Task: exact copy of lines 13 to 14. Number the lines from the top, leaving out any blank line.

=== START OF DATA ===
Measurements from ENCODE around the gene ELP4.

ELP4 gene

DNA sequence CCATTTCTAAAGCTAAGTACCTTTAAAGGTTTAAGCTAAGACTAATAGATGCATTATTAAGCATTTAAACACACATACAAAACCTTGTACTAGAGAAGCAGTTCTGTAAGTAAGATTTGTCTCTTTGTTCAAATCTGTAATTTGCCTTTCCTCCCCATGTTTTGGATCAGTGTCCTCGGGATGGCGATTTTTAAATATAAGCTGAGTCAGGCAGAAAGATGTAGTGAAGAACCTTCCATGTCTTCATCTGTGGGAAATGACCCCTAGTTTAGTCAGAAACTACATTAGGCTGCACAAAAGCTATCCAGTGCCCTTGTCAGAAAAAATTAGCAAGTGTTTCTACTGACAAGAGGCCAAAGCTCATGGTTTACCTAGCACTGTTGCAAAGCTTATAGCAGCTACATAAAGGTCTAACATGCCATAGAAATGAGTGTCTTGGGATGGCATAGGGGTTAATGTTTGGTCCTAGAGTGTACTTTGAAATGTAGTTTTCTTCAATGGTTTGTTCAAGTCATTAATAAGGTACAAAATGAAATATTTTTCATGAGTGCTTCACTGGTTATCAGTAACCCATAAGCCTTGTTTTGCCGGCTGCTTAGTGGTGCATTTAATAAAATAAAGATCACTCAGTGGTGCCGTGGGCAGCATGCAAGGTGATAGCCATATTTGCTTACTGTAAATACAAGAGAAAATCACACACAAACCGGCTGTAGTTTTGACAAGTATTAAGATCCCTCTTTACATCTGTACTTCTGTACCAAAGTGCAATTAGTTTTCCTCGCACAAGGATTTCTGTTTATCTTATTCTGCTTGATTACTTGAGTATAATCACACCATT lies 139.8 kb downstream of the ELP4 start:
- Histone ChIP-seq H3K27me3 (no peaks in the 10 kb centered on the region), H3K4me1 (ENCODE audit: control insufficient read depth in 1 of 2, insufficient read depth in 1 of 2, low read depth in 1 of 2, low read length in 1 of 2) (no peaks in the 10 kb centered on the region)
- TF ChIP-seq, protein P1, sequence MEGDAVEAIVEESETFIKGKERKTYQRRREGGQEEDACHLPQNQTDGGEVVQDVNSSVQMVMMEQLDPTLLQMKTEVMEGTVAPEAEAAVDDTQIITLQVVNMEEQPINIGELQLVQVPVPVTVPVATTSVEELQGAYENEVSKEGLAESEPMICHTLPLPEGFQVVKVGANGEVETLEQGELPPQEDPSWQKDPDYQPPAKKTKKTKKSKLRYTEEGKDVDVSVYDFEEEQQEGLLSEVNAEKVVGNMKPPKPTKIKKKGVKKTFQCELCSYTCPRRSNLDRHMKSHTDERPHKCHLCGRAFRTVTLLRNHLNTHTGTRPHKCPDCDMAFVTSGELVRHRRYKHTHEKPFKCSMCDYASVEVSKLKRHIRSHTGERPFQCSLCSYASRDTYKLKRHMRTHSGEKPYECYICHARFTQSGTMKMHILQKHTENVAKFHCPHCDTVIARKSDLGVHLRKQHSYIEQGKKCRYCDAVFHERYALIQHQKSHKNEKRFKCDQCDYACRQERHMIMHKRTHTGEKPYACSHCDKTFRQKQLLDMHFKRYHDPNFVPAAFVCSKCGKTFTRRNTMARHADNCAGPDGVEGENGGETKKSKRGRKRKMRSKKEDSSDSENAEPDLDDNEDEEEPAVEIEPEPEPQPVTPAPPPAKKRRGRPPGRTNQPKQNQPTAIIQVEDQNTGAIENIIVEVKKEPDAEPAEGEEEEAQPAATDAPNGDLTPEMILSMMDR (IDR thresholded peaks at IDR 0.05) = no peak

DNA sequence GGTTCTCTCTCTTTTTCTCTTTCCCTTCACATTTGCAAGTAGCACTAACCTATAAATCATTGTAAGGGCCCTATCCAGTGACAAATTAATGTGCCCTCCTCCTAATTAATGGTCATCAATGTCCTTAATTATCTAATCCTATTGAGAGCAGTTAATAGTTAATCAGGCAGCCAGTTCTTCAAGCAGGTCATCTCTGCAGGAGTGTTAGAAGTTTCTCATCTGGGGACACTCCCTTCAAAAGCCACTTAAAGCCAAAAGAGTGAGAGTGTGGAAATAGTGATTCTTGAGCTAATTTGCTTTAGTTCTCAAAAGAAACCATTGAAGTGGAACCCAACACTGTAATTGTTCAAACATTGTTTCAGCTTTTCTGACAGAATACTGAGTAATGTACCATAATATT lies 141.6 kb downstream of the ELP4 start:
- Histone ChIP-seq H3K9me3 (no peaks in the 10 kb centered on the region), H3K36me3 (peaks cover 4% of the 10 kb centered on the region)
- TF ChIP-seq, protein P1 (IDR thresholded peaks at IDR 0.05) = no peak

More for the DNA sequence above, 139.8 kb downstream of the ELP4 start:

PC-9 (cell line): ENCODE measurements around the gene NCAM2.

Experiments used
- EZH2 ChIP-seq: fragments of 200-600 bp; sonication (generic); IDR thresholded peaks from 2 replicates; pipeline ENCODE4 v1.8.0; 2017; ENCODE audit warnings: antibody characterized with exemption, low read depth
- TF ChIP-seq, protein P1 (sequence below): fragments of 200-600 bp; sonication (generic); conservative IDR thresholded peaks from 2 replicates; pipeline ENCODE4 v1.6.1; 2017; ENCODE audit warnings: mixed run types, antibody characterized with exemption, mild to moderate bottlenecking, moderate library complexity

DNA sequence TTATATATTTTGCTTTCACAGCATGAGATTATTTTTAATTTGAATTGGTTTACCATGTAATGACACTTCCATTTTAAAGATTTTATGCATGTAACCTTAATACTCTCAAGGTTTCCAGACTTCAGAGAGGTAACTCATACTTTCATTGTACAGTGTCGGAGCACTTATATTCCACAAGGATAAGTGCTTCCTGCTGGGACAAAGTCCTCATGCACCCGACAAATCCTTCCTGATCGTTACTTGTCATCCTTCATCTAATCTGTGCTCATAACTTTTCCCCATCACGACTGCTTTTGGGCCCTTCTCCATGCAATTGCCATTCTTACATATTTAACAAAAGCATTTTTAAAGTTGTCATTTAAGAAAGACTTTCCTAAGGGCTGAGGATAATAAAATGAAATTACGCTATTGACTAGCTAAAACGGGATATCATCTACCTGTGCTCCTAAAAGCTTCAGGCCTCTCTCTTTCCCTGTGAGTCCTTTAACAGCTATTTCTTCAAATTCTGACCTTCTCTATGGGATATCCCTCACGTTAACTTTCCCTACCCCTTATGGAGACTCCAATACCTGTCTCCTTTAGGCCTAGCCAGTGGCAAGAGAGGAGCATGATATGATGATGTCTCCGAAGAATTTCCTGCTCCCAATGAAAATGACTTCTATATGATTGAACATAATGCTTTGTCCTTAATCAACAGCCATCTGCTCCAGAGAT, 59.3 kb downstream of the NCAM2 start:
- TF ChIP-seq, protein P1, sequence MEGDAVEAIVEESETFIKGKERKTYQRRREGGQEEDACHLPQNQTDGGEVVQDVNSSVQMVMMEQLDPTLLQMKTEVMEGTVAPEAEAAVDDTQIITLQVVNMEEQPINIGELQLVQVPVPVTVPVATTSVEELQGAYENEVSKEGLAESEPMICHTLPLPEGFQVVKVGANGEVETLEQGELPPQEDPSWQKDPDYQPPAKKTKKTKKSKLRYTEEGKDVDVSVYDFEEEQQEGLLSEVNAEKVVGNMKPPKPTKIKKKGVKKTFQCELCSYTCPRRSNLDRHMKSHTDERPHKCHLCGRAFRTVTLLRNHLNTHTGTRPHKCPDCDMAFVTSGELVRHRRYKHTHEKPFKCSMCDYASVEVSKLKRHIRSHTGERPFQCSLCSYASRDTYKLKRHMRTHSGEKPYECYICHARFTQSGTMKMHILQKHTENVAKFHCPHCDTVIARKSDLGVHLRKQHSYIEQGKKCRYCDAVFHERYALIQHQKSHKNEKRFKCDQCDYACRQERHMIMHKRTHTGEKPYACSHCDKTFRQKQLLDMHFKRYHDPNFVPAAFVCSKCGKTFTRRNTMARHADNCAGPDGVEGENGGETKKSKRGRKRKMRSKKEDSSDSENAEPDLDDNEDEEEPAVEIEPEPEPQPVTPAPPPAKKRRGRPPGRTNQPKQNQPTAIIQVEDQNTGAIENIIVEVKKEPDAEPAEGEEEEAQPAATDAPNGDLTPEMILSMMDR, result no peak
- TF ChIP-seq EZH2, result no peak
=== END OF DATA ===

- TF ChIP-seq, protein P1 (sequence below): fragments of 200-600 bp; sonication (generic); conservative IDR thresholded peaks from 2 replicates; pipeline ENCODE4 v1.6.1; 2017; ENCODE audit warnings: mixed run types, antibody characterized with exemption, mild to moderate bottlenecking, moderate library complexity

DNA sequence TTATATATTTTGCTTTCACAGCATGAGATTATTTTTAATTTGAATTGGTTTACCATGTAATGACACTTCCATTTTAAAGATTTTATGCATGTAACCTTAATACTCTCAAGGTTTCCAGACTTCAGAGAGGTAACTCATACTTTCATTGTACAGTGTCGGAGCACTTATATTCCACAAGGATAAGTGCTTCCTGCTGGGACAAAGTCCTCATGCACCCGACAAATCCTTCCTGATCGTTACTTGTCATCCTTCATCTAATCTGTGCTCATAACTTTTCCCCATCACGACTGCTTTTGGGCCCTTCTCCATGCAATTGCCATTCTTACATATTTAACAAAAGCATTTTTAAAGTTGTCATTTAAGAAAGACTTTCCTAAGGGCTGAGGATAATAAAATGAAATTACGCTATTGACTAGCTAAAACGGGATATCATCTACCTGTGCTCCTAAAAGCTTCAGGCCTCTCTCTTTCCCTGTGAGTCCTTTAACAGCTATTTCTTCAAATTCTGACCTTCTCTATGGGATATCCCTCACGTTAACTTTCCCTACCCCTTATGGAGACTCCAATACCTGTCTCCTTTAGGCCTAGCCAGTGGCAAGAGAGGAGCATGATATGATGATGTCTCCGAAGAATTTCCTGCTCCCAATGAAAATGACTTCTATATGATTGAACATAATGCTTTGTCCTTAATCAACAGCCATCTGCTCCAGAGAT, 59.3 kb downstream of the NCAM2 start: